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CASE REPORT Table of Contents   
Year : 2008  |  Volume : 51  |  Issue : 2  |  Page : 257-258
Synovial hemangioma: A rare benign synovial lesion


Department of Pathology, VMMC and Safdarjung Hospital, New Delhi, India

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   Abstract 

We report an unusual case of a 10-year-old female with complaints of pain and swelling of the right knee for the last 4 years along with the limitation of movement for last 1 year. Repeated fine needle aspirations yielded blood and a provisional diagnosis of hemarthrosis was suggested. Coagulation profile subsequently carried out was found to be within normal limits. Arthroscopic biopsy was performed and tissue was sent for histopathological examination. A diagnosis of synovial hemangioma was made. Subtotal synovectomy was performed and the lesion was completely excised. The patient is completely asymptomatic and shows no signs of recurrence at 1 year.

Keywords: Knee, synovial hemangioma

How to cite this article:
Rajni, Khanna G, Gupta A, Gupta V. Synovial hemangioma: A rare benign synovial lesion. Indian J Pathol Microbiol 2008;51:257-8

How to cite this URL:
Rajni, Khanna G, Gupta A, Gupta V. Synovial hemangioma: A rare benign synovial lesion. Indian J Pathol Microbiol [serial online] 2008 [cited 2014 Apr 17];51:257-8. Available from: http://www.ijpmonline.org/text.asp?2008/51/2/257/41676



   Introduction Top


Synovial hemangioma is a rare benign tumor of joint cavities. It may be a cause of pain and recurrent joint swelling in children and young adults. This lesion has been described anatomically as synovial, juxta-articular and intermediate. It may be pedunculated or diffuse. [1] Histopathologically, it has three types: capillary, cavernous, or mixed. In general, the presentation is insidious with a painful swelling of knee mostly unaccompanied with any history of trauma. [2] Often, several years lapse between onset of symptoms and treatment. These days, various modalities aid in the diagnosis like closed system venography, red blood cell scan, arthroscopy and MRI. Among these, MRI is most useful which helps in diagnosing as well as delineating the extent of lesion. But the final diagnosis is made on histopathology. [3]


   Case History Top


A 10-year-old female child presented to the orthopedic out patient department of Safdarjung hospital with complaints of pain and swelling of the right knee for the last 4 years along with limitation of movement for past 1 year. In spite of repeated questioning, no history of trauma could be elicited. On examination, a poorly defined, soft, compressible swelling was noticed on the medial side of the right knee. A plain radiograph revealed a soft tissue swelling with no bony abnormality. Repeated FNACs yielded altered blood. A provisional diagnosis of hemarthrosis was offered. Coagulation profile subsequently carried out was found to be within normal limits. An arthroscopic biopsy was carried out and a histopathological diagnosis of synovial hemangioma was suggested. An MRI performed prior to excision showed that the lesion was confined to synovium. These findings were confirmed pre-operatively and sub-total synovectomy was carried out removing the whole of soft tissue mass. The diagnosis of synovial hemangioma was re-confirmed on histopathology.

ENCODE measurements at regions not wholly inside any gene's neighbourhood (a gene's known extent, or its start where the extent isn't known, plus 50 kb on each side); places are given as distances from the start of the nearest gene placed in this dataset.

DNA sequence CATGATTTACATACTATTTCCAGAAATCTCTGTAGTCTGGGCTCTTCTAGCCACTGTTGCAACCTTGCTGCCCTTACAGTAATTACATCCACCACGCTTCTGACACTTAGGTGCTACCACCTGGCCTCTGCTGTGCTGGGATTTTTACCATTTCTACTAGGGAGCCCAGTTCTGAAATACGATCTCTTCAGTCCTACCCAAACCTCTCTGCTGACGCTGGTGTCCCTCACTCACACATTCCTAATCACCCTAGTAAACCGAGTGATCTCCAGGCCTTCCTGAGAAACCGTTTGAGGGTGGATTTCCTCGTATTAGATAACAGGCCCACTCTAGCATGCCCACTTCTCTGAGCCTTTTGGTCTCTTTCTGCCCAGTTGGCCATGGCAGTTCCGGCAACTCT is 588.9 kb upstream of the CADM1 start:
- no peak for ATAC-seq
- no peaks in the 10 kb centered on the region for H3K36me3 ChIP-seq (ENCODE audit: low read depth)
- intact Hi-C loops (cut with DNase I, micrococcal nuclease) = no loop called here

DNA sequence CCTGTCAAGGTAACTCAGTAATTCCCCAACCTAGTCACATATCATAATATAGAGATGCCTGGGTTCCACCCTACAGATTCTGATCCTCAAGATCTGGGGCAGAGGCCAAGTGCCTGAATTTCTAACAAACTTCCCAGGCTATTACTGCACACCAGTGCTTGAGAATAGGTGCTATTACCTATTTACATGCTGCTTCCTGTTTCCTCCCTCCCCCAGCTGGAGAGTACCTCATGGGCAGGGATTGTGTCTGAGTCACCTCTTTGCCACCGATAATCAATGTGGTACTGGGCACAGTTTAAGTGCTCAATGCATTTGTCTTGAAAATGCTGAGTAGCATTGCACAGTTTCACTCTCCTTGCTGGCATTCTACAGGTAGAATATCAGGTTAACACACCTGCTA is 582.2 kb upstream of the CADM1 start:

Pathological findings

Grossly, the specimen was a discrete soft tissue mass approximately 7 cm 4 cm 2 cm in size, heavily pigmented, somewhat brownish in color showing exuberant papillary fronds [Figure 1]. The hematoxylin and eosin stained sections showed an admixture of dilated vascular (cavernous) spaces (both thick and thin walled) and capillary-sized vessels [Figure 2]. Cavernous spaces dominated the lesion. Hemosiderin deposits were noted mainly along the synovial lining. Few scattered hemosiderin laden macrophages were also seen [Figure 3]. No lymphoid follicles, stromal giant cells, or any morphologic features suggestive of aggressive behavior were noted.


   Discussion Top


Synovial hemangiomas are rare causes of recurrent, non-specific joint complaints and take place most often in the knee joint. Till now, fewer than 200 cases have been reported in the world published reports. [4] By definition, a synovial hemangioma is "a benign vascular lesion arising from any structure lined by synovium including the intra-articular region, bursal spaces and tendon sheaths." [5] Some authors prefer to label hemangiomas arising from tendon sheaths as hemangiomas of tendon sheaths and not synovial hemangiomas as they are not actually confined by a synovial structure. Also to be excluded from the group of true synovial hemangiomas are soft tissue lesions that involve in addition to synovial structures, other regions, e.g., intramedullary compartment of bone, skeletal muscle, or subcutis. [5]